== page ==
ALEXANDRIA, Virginia (Reuters) -- The U.S. Air Force's former No. 2 weapons buyer was sentenced to nine months in prison on Friday after telling the court she had given Boeing Co. a rival's secret data and inflated weapons deals to ingratiate herself with the company, her future employer.
The disclosure of Darleen Druyun's efforts on behalf of Boeing could spark a new round of ethical, legal and business headaches for the Chicago-based aerospace giant, the Pentagon's No. 2 supplier after Lockheed Martin Corp.
Druyun, 56, tearfully acknowledged before Federal District Judge T.S. Ellis she had agreed to a higher price than she thought was appropriate for what became a $23.5 billion plan to acquire modified Boeing 767 aircraft as refueling tankers.
"The defendant did so, in her view, as a 'parting gift to Boeing' and because of her desire to ingratiate herself with Boeing, her future employer," according to a statement of facts she signed.
Druyun was also sentenced to seven months of post-prison confinement in a halfway house or home detention, a fine of $5,000 and 150 hours of community service. She was the top official at the Pentagon convicted for corruption since the so-called Ill Wind fraud cases in the late 1980s.
Druyun pleaded guilty in April to a conspiracy charge for illegally negotiating a $250,000-a-year Boeing job while overseeing billions of dollars of the company's contracts.
She was hired by Boeing in January 2003, two months after leaving the Air Force, where she had held the No. 2 acquisition job since 1993. In November, she was fired along with Boeing's chief financial officer, Michael Sears, who recruited her. Boeing's chief executive, Phil Condit, resigned a week later.
Since then, Boeing has been dogged by related probes by Congress, the Defense Department and federal prosecutors.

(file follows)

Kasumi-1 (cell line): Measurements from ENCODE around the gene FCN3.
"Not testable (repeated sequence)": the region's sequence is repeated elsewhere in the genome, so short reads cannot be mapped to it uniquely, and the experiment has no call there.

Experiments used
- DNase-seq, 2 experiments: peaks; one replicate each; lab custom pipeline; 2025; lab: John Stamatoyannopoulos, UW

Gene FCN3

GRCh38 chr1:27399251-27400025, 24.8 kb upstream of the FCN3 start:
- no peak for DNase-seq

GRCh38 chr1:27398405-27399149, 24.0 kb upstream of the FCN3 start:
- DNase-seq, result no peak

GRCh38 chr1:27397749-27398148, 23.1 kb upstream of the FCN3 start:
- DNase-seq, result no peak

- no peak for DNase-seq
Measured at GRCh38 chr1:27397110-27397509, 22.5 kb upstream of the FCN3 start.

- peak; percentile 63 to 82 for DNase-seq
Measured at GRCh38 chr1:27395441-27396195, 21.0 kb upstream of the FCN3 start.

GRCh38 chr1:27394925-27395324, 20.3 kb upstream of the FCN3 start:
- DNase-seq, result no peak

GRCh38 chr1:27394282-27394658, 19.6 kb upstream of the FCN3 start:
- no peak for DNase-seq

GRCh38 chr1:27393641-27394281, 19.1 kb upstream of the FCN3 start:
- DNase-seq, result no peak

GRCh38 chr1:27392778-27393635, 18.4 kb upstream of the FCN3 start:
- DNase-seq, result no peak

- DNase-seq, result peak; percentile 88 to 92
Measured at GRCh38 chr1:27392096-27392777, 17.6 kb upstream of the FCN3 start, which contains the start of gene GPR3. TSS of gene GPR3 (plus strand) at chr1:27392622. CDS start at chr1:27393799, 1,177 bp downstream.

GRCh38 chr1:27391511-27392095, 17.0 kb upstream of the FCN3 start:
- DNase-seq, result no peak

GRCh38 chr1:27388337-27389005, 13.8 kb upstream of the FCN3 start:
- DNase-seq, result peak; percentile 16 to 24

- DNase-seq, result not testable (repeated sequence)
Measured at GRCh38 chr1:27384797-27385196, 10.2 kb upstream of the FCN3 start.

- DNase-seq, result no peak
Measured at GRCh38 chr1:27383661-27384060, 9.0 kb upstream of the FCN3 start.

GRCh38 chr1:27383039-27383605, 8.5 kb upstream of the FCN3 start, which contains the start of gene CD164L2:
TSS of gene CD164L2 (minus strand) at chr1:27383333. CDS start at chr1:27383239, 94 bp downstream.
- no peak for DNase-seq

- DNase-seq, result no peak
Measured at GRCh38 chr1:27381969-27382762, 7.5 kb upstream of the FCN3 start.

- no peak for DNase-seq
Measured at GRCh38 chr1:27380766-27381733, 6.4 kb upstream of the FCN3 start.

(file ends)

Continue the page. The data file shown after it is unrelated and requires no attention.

"The statements Ms. Druyun made in her sentencing papers came as a total surprise to The Boeing Company," Boeing said in a statement.
In her sentencing papers, Druyun admitted giving Boeing pricing data from Airbus, a European rival 80 percent owned by EADS, during the tanker discussions.
Airbus, also owned by BAE Systems Plc, saw its bid to provide the tankers rejected on the grounds that its offering did not fit Air Force requirements.
Druyun's statements may further delay acquisition of new tankers, a process Defense Secretary Donald Rumsfeld put on hold in December pending a review of the Air Force's needs.
"I'm afraid there is still more misconduct on the part of the Air Force that has to be looked at," said Sen. John McCain, an Arizona Republican who has complained of "incestuous" ties between Boeing and the Air Force.
Keith Ashdown of Taxpayers for Common Sense, a budget watchdog group, said he expected the tanker competition to be reopened from scratch, with Airbus invited to bid.
In entering her plea in April, Druyun had agreed to cooperate fully in the government's investigation -- a promise, it emerged Friday, she had not initially kept.
After failing a lie detector test over the summer, she dropped her long-standing claim she had always acted in U.S. taxpayers' best interests while at the Air Force, Robert Wiechering, an assistant U.S. attorney, told the court.
In court, she admitted that, as board chairman of a NATO Airborne Early Warning and Control program, she negotiated what she deemed an overly generous $100 million payment to Boeing as part of a 2002 restructuring of the AWACS program.
Druyun also admitted she picked Boeing over four competitors for a $4 billion upgrade to C-130 transport planes -- "and now acknowledges that she was influenced by her perceived indebtedness to Boeing for employing her future son-in-law and daughter," the statement of facts said.
The Air Force said it would renegotiate any Druyun-negotiated contracts, if warranted, and said it had already begun adjusting NATO's AWACS deal.
In a new line of inquiry, the Bush administration is refusing to allow Senate investigators to review more than 100 e-mails connected to Air Force acquisitions chief Marvin Sambur, sources familiar with the matter told Reuters.
The Senate Armed Services Committee was told the e-mails, some involving communication with Druyun, were "law enforcement sensitive," the sources said.
Last month, White House officials asked the Justice Department to investigate a possible conflict of interest involving Air Force Secretary James Roche and Robin Cleveland, an associate director at the White House's Office of Management and Budget, which reviewed the tanker plan.